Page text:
(1996), (jointly with Jamie L. Shkolnik), "The Effects of Ability Tracking on Student Math Achievement and Resource Allocation in Secondary Schools", Discussion Paper 96-25, Department of Economics, UCSD.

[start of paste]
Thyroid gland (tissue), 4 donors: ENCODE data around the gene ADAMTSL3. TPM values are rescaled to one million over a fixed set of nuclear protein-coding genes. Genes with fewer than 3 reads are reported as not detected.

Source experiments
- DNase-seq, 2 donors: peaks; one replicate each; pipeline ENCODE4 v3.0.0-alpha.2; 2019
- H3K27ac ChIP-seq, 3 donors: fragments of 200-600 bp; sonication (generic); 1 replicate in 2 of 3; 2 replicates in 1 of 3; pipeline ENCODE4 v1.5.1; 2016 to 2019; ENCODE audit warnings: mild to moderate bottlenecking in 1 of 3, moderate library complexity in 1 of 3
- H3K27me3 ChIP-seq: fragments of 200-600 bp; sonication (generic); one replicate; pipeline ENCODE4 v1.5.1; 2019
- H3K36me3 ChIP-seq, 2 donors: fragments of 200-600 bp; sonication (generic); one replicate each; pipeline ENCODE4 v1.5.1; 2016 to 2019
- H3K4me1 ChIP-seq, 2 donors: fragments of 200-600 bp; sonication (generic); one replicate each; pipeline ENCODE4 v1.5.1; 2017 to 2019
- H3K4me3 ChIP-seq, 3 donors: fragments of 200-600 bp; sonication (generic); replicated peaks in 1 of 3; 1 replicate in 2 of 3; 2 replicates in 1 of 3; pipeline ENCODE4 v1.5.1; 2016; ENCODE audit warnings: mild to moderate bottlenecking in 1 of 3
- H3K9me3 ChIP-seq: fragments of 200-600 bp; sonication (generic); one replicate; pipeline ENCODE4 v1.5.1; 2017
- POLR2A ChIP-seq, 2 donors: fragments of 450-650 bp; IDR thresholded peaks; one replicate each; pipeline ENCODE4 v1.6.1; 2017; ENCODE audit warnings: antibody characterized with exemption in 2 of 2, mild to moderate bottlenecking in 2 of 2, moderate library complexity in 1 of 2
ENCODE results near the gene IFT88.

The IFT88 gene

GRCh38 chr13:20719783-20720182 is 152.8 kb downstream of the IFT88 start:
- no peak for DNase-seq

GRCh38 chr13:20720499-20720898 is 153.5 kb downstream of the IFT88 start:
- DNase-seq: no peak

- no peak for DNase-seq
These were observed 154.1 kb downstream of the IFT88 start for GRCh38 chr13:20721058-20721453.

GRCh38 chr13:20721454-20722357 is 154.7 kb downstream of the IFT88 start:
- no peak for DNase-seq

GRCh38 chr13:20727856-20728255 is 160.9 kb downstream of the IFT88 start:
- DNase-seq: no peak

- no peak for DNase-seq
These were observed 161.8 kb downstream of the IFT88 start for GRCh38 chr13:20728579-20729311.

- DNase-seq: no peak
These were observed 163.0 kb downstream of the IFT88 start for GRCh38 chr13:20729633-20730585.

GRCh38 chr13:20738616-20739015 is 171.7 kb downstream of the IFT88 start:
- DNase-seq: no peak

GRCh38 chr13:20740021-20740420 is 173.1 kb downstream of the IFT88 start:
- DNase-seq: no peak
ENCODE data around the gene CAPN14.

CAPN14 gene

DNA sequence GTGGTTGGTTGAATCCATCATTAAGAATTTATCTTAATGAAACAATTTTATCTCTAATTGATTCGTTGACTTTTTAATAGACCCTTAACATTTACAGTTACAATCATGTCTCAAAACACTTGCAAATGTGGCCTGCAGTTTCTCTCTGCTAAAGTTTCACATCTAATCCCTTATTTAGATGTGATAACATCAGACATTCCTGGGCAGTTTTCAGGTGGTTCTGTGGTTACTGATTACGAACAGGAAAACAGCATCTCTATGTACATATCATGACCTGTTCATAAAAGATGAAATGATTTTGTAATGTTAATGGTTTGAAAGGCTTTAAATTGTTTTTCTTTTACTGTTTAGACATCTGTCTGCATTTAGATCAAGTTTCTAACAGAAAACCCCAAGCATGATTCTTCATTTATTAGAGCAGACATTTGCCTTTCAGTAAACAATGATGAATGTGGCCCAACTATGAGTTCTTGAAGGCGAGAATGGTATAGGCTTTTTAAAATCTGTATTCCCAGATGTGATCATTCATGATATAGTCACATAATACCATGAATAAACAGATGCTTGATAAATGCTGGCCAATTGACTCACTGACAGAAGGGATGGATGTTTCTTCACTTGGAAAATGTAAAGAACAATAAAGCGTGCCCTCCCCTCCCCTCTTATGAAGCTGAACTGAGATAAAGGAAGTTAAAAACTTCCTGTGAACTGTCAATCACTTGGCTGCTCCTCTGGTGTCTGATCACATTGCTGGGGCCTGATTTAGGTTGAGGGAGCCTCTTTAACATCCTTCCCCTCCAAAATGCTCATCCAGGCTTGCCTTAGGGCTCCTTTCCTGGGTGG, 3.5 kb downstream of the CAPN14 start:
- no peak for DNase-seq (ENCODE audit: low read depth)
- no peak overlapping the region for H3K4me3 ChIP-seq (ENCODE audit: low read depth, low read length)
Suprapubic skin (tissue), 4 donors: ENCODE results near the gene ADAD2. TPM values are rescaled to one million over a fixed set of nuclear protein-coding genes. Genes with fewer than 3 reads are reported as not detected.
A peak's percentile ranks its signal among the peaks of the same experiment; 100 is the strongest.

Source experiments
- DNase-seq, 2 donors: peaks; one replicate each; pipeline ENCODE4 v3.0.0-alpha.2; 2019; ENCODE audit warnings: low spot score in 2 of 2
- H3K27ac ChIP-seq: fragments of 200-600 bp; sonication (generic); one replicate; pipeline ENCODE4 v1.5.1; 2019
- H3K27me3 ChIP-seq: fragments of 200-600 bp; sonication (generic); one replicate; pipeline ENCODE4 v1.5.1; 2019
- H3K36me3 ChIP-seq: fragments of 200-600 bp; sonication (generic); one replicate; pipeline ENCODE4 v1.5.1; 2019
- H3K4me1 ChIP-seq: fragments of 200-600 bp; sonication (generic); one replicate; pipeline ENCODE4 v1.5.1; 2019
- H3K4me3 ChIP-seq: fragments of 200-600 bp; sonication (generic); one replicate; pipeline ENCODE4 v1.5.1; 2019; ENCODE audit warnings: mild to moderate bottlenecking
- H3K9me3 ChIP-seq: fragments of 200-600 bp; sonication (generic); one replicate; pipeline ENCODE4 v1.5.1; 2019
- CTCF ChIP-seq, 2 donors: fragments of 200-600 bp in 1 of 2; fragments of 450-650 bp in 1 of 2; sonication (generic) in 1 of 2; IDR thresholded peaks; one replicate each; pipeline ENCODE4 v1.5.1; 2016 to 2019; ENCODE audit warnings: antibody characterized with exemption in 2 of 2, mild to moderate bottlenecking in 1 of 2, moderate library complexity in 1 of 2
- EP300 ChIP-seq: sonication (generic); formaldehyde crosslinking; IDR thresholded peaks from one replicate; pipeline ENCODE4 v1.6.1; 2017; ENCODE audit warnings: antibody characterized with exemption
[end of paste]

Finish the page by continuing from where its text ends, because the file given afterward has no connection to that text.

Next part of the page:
Using different comparison groups than in earlier work, we find that ability tracking in math classes has little effect on growth in student math achievement. Previous articles use dummy variables to compare students from classes of high, middle, and low ability to the average heterogeneously grouped student. This paper furthers the research by controlling for ability groups at each type of school and establishes that tracking schools differ little from non-tracking schools in terms of student achievement growth. The paper also shows that the allocation of students and resources among classes is remarkably similar between the two types of schools.